Titchfield Abbey

After the Dissolution, Titchfield Abbey was converted into a mansion, known as Place House, seen here as it looked in 1733. [Wikipedia]

Jane died on 15 September 1574 and she was buried in Titchfield, Hampshire where her effigy can be seen.

Links

Sources

  1. Cokayne, G. E. (1953). The Complete Peerage edited by Geoffrey H. White. XII (Part I)
  2. Susan James. The Feminine Dynamic in English Art, 1485-1603 Women as Consumers, Patrons and Painters. Google eBook.
  3. Akrigg, G.P.V. (1968). Shakespeare and the Earl of Southampton. Cambridge, Massachusetts: Harvard University Press.

Ladies-in-Waiting: Dorothy Bray, Lady Chandos

Dorothy Bray, Lady Chandos of Sudeley (c.1524-31 October 1605) was the daughter of Edmund, 1st Baron Bray (1484-18 October 1539) and Jane Hallighwell (c.1480-24 October 1558). She was at court as a maid of honor to Anne of Cleves, Catherine Howard and Katherine Parr.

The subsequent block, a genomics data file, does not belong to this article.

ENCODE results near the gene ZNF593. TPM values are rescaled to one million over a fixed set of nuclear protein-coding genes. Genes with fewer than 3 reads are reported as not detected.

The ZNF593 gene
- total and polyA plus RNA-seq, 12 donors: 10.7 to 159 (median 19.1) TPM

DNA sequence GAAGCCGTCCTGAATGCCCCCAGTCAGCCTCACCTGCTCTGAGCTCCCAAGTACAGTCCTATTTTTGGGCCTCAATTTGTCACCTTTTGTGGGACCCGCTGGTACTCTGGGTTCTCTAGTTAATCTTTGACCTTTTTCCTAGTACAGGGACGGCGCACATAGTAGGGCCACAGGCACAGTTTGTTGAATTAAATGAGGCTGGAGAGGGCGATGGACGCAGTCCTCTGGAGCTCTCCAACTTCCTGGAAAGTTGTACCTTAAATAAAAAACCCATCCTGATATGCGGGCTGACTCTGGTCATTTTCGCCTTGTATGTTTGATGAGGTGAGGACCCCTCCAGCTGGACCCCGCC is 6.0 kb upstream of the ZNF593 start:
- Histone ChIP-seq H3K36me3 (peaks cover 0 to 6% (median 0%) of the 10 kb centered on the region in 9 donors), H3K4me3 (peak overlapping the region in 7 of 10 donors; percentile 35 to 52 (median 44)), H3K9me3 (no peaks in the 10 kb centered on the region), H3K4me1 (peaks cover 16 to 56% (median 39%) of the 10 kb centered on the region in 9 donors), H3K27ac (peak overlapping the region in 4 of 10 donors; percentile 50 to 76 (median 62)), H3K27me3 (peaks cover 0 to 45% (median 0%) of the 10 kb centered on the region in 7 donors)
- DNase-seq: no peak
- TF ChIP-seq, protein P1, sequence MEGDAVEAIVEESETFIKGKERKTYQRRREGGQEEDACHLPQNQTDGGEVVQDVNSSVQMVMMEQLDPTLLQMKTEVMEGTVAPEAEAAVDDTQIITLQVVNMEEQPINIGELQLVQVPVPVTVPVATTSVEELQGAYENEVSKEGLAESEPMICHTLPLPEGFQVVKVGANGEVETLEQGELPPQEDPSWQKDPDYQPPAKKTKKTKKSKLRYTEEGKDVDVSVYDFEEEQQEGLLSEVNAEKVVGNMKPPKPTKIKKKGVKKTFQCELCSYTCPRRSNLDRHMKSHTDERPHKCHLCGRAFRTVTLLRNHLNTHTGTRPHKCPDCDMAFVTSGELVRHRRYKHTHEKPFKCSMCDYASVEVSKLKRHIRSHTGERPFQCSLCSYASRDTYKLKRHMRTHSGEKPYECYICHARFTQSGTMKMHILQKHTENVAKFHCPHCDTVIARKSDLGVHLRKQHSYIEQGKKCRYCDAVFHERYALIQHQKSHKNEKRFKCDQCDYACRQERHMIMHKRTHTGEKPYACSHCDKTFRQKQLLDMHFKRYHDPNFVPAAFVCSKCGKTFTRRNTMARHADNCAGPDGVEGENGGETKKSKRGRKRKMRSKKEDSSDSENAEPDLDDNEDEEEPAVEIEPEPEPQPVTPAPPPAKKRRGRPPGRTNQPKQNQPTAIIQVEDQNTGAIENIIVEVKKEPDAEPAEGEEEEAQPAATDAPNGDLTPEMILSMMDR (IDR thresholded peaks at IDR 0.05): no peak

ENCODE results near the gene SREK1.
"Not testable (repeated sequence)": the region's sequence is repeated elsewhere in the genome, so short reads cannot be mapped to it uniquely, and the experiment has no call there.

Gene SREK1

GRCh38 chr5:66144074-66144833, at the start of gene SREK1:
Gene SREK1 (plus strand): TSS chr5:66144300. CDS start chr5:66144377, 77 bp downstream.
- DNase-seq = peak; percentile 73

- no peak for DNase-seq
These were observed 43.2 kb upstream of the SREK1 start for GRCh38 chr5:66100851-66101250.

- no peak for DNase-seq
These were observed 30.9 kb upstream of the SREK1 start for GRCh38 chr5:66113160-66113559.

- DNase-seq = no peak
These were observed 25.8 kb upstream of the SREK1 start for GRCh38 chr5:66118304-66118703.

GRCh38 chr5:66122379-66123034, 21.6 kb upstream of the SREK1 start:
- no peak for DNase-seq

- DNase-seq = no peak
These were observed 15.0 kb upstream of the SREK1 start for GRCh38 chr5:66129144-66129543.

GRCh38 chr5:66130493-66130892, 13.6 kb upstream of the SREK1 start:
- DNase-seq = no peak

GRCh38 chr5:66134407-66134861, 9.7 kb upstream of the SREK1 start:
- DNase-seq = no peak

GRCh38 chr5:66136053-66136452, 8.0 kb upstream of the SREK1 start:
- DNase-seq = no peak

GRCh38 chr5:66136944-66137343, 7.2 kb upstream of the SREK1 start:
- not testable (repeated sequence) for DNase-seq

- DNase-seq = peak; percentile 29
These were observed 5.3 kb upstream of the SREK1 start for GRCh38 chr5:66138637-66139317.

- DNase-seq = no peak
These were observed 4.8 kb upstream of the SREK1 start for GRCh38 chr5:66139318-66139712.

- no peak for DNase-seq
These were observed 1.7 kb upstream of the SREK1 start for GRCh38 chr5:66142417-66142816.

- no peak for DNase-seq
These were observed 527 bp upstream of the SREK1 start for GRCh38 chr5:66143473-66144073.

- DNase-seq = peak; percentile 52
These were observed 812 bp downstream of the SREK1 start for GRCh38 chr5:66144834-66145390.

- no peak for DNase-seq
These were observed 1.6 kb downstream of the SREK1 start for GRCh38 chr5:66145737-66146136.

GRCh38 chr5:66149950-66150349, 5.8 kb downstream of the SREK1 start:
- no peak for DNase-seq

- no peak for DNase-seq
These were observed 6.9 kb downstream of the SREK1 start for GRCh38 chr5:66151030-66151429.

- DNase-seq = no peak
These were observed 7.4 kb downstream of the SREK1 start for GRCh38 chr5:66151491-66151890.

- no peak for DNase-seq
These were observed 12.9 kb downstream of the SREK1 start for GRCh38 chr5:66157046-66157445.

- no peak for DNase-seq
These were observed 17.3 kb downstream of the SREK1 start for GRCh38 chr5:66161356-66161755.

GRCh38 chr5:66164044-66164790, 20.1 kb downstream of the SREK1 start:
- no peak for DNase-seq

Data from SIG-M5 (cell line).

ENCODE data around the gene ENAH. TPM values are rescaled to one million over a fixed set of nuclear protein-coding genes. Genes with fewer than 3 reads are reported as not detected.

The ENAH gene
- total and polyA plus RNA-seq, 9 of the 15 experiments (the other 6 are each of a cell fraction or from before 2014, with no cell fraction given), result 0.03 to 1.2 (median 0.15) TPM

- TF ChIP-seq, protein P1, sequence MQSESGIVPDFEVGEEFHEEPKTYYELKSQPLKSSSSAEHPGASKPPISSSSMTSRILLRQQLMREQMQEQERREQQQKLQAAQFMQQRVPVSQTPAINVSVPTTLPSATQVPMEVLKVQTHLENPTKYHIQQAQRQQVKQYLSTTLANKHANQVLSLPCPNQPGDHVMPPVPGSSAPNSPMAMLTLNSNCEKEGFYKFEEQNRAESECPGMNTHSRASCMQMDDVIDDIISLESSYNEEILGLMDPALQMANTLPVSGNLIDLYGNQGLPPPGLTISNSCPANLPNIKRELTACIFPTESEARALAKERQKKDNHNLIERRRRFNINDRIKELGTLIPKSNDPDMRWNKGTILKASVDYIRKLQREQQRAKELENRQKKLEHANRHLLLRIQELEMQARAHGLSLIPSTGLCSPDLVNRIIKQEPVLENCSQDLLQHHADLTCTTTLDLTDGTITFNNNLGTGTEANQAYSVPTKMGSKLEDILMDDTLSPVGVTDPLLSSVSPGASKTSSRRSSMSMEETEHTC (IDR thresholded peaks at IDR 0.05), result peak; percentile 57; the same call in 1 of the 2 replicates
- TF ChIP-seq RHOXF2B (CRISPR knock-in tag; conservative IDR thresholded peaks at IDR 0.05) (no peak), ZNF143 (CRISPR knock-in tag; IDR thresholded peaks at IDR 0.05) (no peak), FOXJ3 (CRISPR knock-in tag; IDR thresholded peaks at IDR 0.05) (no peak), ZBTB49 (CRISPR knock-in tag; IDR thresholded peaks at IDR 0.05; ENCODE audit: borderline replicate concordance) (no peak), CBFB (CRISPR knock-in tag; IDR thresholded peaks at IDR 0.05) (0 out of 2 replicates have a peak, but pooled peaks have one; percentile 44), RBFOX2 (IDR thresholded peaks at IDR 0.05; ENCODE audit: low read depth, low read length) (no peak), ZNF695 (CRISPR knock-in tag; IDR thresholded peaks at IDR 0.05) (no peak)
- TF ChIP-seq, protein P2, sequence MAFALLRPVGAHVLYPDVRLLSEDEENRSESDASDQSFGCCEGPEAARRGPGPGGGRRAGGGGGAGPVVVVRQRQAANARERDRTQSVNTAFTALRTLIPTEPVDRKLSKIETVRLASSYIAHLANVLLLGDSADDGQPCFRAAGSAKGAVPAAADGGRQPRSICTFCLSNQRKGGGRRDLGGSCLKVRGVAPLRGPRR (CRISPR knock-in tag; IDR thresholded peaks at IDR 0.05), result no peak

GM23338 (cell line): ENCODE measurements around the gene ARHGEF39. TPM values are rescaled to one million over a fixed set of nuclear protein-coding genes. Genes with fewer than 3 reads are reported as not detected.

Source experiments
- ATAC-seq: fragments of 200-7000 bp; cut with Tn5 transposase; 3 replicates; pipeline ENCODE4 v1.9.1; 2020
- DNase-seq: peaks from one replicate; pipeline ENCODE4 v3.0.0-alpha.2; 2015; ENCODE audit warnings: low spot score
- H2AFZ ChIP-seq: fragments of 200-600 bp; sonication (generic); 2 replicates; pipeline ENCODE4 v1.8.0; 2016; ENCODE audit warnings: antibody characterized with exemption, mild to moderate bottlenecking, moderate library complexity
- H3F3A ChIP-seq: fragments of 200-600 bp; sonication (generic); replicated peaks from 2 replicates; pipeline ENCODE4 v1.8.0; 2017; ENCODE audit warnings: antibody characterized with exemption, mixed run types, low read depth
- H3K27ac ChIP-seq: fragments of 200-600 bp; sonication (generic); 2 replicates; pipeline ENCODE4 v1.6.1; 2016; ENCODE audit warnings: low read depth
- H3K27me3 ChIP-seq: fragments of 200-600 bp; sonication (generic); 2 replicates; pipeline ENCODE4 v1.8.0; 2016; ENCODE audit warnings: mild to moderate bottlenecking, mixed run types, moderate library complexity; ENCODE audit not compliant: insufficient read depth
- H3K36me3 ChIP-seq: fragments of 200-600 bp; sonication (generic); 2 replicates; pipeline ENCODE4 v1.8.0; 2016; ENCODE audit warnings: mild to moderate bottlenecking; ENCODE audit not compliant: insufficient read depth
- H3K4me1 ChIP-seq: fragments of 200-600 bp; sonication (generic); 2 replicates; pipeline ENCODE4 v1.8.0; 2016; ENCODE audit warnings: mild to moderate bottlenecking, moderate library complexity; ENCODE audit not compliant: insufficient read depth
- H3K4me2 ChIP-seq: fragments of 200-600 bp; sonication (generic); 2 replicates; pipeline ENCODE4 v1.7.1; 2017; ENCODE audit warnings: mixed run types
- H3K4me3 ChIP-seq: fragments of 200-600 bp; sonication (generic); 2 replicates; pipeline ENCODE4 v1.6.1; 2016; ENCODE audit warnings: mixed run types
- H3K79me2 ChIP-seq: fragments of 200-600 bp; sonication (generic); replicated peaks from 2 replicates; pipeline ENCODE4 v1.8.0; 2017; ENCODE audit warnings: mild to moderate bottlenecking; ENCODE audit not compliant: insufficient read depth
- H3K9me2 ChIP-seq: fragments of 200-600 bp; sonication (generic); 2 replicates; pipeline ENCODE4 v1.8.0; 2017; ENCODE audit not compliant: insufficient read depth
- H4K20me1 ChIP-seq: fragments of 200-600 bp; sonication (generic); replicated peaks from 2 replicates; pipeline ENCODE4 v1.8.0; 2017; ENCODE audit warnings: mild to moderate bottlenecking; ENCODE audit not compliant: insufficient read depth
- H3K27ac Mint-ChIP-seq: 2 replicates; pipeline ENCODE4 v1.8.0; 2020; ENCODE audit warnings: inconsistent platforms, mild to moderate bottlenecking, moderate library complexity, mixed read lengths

She embarked upon a brief tryst with Sir William Parr, brother of the future queen c.1541, which was over by 1543. Parr’s wife, Anne Bourchier, heiress to the Earl of Essex, had already left their marriage and embarked with her lover and had children by him, so Parr was left behind. Parr’s interest was then diverted to Dorothy’s niece, Elisabeth Brooke.

Dorothy married Edmund Brydges, 2nd Baron Chandos (d.11 September 1573) and their children were Eleanor (b.c.1546), Giles (1547-1594), Mary, Katherine (1554-1596), and William (d. 1602). Dorothy was at court as Lady Brydges during Mary Tudor’s reign.

In 1574, Queen Elizabeth visited Lady Chandos at Sudeley Castle. In 1588, she was living in Essex House in London and had 220 books in her bedchamber there.

Dorothy’s second husband was a younger man, Sir William Knollys (1545-1632).

Dorothy was known among courtiers as “old lady Chandos”. Unfortunately, her husband fell in love with one of the queen’s maids of honor, Mary Fitton. During that time, Dorothy was living with him in a house adjoining the royal tilt yard (Violet Wilson. Queen Elizabeth’s Maids of Honor and Ladies of the Privy Chamber).